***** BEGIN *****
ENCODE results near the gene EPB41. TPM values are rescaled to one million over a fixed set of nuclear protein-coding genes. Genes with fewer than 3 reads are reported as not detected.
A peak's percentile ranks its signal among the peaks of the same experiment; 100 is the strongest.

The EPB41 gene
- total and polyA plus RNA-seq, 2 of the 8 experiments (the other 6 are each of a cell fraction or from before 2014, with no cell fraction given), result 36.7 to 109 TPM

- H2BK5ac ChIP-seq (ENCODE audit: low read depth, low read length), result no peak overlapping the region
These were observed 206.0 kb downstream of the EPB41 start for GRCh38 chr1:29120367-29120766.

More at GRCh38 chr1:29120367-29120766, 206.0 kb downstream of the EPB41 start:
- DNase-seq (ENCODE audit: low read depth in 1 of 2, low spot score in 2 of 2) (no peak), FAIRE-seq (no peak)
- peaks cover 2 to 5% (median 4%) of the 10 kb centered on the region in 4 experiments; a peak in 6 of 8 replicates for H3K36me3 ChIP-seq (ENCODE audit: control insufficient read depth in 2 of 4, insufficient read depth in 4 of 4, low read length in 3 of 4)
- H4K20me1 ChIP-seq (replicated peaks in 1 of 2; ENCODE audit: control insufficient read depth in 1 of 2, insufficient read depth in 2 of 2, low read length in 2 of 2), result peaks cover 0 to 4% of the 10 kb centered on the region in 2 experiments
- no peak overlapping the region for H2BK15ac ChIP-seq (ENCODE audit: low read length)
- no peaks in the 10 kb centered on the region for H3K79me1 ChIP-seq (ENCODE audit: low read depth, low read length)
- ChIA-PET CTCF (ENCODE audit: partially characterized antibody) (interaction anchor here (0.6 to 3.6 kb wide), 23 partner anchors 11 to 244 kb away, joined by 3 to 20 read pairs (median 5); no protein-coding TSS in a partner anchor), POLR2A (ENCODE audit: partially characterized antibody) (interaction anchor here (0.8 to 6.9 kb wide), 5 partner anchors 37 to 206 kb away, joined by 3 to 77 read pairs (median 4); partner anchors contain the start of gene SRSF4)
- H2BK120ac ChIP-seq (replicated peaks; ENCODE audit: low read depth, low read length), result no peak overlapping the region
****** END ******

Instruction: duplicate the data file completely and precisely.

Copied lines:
ENCODE results near the gene EPB41. TPM values are rescaled to one million over a fixed set of nuclear protein-coding genes. Genes with fewer than 3 reads are reported as not detected.
A peak's percentile ranks its signal among the peaks of the same experiment; 100 is the strongest.

The EPB41 gene
- total and polyA plus RNA-seq, 2 of the 8 experiments (the other 6 are each of a cell fraction or from before 2014, with no cell fraction given), result 36.7 to 109 TPM

- H2BK5ac ChIP-seq (ENCODE audit: low read depth, low read length), result no peak overlapping the region
These were observed 206.0 kb downstream of the EPB41 start for GRCh38 chr1:29120367-29120766.

More at GRCh38 chr1:29120367-29120766, 206.0 kb downstream of the EPB41 start:
- DNase-seq (ENCODE audit: low read depth in 1 of 2, low spot score in 2 of 2) (no peak), FAIRE-seq (no peak)
- peaks cover 2 to 5% (median 4%) of the 10 kb centered on the region in 4 experiments; a peak in 6 of 8 replicates for H3K36me3 ChIP-seq (ENCODE audit: control insufficient read depth in 2 of 4, insufficient read depth in 4 of 4, low read length in 3 of 4)
- H4K20me1 ChIP-seq (replicated peaks in 1 of 2; ENCODE audit: control insufficient read depth in 1 of 2, insufficient read depth in 2 of 2, low read length in 2 of 2), result peaks cover 0 to 4% of the 10 kb centered on the region in 2 experiments
- no peak overlapping the region for H2BK15ac ChIP-seq (ENCODE audit: low read length)
- no peaks in the 10 kb centered on the region for H3K79me1 ChIP-seq (ENCODE audit: low read depth, low read length)
- ChIA-PET CTCF (ENCODE audit: partially characterized antibody) (interaction anchor here (0.6 to 3.6 kb wide), 23 partner anchors 11 to 244 kb away, joined by 3 to 20 read pairs (median 5); no protein-coding TSS in a partner anchor), POLR2A (ENCODE audit: partially characterized antibody) (interaction anchor here (0.8 to 6.9 kb wide), 5 partner anchors 37 to 206 kb away, joined by 3 to 77 read pairs (median 4); partner anchors contain the start of gene SRSF4)
- H2BK120ac ChIP-seq (replicated peaks; ENCODE audit: low read depth, low read length), result no peak overlapping the region